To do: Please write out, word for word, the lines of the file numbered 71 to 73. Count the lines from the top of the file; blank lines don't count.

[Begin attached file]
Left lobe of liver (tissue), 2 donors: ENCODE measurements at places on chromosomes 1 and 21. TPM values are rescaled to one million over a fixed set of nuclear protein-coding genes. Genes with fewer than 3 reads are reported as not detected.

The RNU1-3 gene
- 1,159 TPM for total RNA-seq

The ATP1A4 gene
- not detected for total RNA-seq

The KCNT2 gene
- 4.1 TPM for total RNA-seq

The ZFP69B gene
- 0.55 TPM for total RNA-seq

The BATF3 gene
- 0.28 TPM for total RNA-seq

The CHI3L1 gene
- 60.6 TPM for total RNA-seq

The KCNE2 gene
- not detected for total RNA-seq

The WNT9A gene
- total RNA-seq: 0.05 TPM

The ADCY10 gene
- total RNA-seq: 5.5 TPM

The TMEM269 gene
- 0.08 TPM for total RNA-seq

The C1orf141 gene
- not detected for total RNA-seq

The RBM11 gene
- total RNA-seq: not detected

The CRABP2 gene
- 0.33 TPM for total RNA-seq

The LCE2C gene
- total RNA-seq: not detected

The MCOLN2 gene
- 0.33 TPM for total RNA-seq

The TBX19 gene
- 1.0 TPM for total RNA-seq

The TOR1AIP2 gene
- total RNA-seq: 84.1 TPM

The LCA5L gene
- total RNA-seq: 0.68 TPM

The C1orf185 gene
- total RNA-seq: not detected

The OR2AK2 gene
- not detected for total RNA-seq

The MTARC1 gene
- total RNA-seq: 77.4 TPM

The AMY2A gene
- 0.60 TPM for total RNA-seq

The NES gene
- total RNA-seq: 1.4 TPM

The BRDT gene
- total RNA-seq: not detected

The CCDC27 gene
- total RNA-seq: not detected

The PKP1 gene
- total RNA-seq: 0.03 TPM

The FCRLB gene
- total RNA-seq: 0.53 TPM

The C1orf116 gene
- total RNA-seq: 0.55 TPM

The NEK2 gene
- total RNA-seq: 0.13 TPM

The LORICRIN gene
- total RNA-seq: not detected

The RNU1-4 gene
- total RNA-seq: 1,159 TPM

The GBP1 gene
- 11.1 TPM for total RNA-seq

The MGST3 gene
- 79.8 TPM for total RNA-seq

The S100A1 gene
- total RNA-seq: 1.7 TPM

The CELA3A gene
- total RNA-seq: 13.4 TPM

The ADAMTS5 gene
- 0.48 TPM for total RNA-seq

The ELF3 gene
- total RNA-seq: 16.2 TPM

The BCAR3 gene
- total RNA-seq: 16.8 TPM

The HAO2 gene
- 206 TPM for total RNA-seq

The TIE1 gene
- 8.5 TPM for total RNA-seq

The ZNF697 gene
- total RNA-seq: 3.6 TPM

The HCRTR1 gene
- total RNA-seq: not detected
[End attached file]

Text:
- total RNA-seq: 13.4 TPM

The ADAMTS5 gene
- 0.48 TPM for total RNA-seq